In this setting, it is not surprising that Florida has also experienced an inordinately higher AIDS rate than the country since reporting became mandatory in the early 1980s. Acquired immune deficiency syndrome cases were first made reportable in Florida in 1981 (AIDS surveillance data, 2012) and the surveillance data since that time shows a clear and steady increase of the prevalence and incidence of AIDS in Florida. In 1981, there were 152 cases of AIDS in the United States and seven cases in Florida. By 1982, though, the number of cases in Florida had increased to 65 and nationwide there were 1,300 cases (Year-by-year, 2012). By 1988, the state of Florida had 4,723 reported AIDS cases out of a population of 12,503,800, a rate of 37.8 cases per 100,000 people (Goicoechea-Balbona, 1998). By 1989, there were 115,786 AIDS cases in the U.S. And 9,802 cases in Florida. By the turn of the century, there were 774,467 AIDS cases in the U.S. And 76,543 cases in Florida. In 2004, there were 916,997 AIDS cases in the U.S. And 95,566 cases in Florida (Year-by-year, 2012).

The most recent data reported by the Florida State Department of Heath (based on 2009 estimates) indicates there were 1,108,611 AIDS cases in the U.S. And 121,161 cases in Florida (Year-by-year, 2012). Minorities, especially younger, lower-income Latinos, are at higher risk for acquiring AIDS. Currently, 70% of all Latinos in the United States live in just five states: California, Texas, New York, Florida, and Illinois, and young Latinos experience disproportionately high rates of AIDS (Perez, 2004).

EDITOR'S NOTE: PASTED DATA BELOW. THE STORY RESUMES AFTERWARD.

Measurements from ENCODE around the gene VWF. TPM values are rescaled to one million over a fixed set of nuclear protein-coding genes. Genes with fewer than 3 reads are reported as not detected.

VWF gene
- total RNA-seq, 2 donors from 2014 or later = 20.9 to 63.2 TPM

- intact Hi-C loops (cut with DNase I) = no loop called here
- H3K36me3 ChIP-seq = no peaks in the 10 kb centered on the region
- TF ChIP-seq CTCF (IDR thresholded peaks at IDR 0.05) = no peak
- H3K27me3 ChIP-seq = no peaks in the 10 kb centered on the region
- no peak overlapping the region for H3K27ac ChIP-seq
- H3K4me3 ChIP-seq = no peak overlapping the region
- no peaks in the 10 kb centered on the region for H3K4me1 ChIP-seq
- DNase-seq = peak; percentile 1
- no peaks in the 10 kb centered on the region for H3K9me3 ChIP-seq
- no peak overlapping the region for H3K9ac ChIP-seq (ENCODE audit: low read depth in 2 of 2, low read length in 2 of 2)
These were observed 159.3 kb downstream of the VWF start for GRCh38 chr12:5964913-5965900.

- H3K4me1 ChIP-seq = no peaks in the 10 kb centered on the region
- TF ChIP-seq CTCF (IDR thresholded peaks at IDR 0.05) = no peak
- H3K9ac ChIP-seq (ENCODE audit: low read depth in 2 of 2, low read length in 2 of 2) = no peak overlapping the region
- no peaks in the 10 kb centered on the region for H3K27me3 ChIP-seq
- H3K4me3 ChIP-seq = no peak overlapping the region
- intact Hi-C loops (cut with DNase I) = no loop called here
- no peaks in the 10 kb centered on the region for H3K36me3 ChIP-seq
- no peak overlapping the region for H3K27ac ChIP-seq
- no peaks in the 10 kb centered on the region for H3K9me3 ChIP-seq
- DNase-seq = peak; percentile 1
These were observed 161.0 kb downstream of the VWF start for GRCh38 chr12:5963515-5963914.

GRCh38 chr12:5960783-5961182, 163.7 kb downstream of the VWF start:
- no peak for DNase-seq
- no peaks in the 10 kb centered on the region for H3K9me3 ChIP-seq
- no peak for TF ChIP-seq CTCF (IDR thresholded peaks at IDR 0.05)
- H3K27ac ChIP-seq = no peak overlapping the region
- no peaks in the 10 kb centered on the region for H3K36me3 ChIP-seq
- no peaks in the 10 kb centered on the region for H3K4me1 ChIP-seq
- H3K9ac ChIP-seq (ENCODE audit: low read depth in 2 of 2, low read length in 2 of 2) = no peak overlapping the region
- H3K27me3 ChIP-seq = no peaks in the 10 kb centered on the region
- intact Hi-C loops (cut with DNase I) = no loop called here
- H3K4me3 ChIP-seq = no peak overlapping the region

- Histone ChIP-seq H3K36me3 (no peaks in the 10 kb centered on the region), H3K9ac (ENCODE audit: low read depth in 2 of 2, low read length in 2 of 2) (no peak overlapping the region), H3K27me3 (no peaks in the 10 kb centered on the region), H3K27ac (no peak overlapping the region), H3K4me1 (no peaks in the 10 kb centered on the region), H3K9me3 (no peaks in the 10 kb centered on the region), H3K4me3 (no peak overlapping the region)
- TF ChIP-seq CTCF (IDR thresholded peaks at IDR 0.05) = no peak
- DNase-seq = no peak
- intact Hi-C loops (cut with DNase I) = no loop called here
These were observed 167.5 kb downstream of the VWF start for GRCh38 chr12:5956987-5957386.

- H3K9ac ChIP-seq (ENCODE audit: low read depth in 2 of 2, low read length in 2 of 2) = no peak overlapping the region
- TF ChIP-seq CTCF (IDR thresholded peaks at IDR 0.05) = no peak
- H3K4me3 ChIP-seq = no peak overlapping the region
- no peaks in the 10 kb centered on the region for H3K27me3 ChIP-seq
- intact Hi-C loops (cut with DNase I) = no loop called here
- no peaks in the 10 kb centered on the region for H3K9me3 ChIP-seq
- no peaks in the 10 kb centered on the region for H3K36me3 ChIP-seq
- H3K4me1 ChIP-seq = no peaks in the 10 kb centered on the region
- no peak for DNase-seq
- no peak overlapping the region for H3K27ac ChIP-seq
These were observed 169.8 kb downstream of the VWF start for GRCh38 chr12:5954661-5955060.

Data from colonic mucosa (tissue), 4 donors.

At the national level, 25% of people living with AIDS or HIV in 2006 were aged 50 years and older, an increase from approximately 65,000 in 2001 to approximately 116,000 in 2005 (Jacobson, 2011). Although there may be other factors involved in these rising trends (such as improved reporting mechanisms and more effective treatments that extend lifespans of AIDS infected patients), there does appear to be a general increase in the AIDS rates for adults over the age of 50 years, including in the state of Florida (Jacobon, 2011). According to Jacobson, "In Florida, the number of older women newly diagnosed with AIDS rose 40% between 2000 and 2005. In 2005, adults age 50 and older accounted for 15% of new HIV and AIDS diagnoses and 35% of all AIDS-related deaths" (2011, p. 11).

In sum, Florida's population of 18.8 million ranks it fourth in the country, but it has a cumulative AIDS case rate of 124,069 which ranks it third in the nation. Moreover, the state's cumulative pediatric AIDS case rate of 1,543 ranks it second in the U.S. (AIDS surveillance data, 2012). At present, there are about 95,000 Floridians living with either HIV or AIDS (AIDS surveillance data, 2012). According to Nichols, Speer, Watson, Vergon, Vallee and Meah (2002), these AIDS sufferers are "relatively healthy, have unimpaired activities of daily living and cognitive functioning, and are slightly better educated than others their age in the general population" (pp. 28-29).

Finally, the five Florida counties with the highest AIDS rates are set forth in Table 1 and depicted graphically in Figure 2 below.

Table 1

Five Florida Counties with Highest AIDS Rates: 2010


Number of Cases







Figure 1. Five Florida Counties with Highest AIDS Rates: 2010